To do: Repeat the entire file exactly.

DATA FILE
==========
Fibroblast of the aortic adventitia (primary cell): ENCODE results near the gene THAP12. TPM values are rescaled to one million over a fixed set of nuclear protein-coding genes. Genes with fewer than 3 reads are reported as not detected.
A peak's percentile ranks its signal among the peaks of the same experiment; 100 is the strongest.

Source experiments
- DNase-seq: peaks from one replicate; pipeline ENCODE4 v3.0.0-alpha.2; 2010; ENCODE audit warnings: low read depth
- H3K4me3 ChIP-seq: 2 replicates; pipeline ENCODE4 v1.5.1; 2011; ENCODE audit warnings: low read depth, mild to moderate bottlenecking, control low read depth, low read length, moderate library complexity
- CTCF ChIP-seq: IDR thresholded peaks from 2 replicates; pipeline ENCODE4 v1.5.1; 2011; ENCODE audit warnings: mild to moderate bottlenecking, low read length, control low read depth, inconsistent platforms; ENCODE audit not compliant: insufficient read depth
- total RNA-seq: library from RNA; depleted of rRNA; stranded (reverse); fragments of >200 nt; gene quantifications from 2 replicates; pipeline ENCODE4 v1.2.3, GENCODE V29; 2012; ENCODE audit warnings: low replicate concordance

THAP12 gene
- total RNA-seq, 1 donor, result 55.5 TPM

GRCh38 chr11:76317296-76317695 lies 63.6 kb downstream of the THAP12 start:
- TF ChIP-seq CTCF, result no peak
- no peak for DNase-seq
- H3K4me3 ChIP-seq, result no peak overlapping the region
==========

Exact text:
Fibroblast of the aortic adventitia (primary cell): ENCODE results near the gene THAP12. TPM values are rescaled to one million over a fixed set of nuclear protein-coding genes. Genes with fewer than 3 reads are reported as not detected.
A peak's percentile ranks its signal among the peaks of the same experiment; 100 is the strongest.

Source experiments
- DNase-seq: peaks from one replicate; pipeline ENCODE4 v3.0.0-alpha.2; 2010; ENCODE audit warnings: low read depth
- H3K4me3 ChIP-seq: 2 replicates; pipeline ENCODE4 v1.5.1; 2011; ENCODE audit warnings: low read depth, mild to moderate bottlenecking, control low read depth, low read length, moderate library complexity
- CTCF ChIP-seq: IDR thresholded peaks from 2 replicates; pipeline ENCODE4 v1.5.1; 2011; ENCODE audit warnings: mild to moderate bottlenecking, low read length, control low read depth, inconsistent platforms; ENCODE audit not compliant: insufficient read depth
- total RNA-seq: library from RNA; depleted of rRNA; stranded (reverse); fragments of >200 nt; gene quantifications from 2 replicates; pipeline ENCODE4 v1.2.3, GENCODE V29; 2012; ENCODE audit warnings: low replicate concordance

THAP12 gene
- total RNA-seq, 1 donor, result 55.5 TPM

GRCh38 chr11:76317296-76317695 lies 63.6 kb downstream of the THAP12 start:
- TF ChIP-seq CTCF, result no peak
- no peak for DNase-seq
- H3K4me3 ChIP-seq, result no peak overlapping the region